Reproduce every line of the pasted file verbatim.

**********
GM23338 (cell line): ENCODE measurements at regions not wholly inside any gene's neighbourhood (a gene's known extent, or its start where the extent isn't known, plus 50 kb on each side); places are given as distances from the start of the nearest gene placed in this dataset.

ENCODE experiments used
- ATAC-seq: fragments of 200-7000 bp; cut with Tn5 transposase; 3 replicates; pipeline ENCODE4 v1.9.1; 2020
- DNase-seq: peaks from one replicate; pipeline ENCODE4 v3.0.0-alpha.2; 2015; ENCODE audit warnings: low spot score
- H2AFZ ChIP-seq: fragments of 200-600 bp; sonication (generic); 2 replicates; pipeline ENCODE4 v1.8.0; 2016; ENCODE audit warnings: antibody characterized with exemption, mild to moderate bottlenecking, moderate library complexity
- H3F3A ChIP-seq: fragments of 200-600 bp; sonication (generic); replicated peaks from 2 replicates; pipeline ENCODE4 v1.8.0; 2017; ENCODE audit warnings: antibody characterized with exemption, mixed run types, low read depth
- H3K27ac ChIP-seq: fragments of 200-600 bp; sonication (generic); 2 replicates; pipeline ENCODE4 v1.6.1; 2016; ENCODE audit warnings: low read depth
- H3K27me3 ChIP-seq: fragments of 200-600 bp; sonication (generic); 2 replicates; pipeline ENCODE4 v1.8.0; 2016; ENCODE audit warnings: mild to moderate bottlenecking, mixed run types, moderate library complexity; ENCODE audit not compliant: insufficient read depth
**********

GM23338 (cell line): ENCODE measurements at regions not wholly inside any gene's neighbourhood (a gene's known extent, or its start where the extent isn't known, plus 50 kb on each side); places are given as distances from the start of the nearest gene placed in this dataset.

ENCODE experiments used
- ATAC-seq: fragments of 200-7000 bp; cut with Tn5 transposase; 3 replicates; pipeline ENCODE4 v1.9.1; 2020
- DNase-seq: peaks from one replicate; pipeline ENCODE4 v3.0.0-alpha.2; 2015; ENCODE audit warnings: low spot score
- H2AFZ ChIP-seq: fragments of 200-600 bp; sonication (generic); 2 replicates; pipeline ENCODE4 v1.8.0; 2016; ENCODE audit warnings: antibody characterized with exemption, mild to moderate bottlenecking, moderate library complexity
- H3F3A ChIP-seq: fragments of 200-600 bp; sonication (generic); replicated peaks from 2 replicates; pipeline ENCODE4 v1.8.0; 2017; ENCODE audit warnings: antibody characterized with exemption, mixed run types, low read depth
- H3K27ac ChIP-seq: fragments of 200-600 bp; sonication (generic); 2 replicates; pipeline ENCODE4 v1.6.1; 2016; ENCODE audit warnings: low read depth
- H3K27me3 ChIP-seq: fragments of 200-600 bp; sonication (generic); 2 replicates; pipeline ENCODE4 v1.8.0; 2016; ENCODE audit warnings: mild to moderate bottlenecking, mixed run types, moderate library complexity; ENCODE audit not compliant: insufficient read depth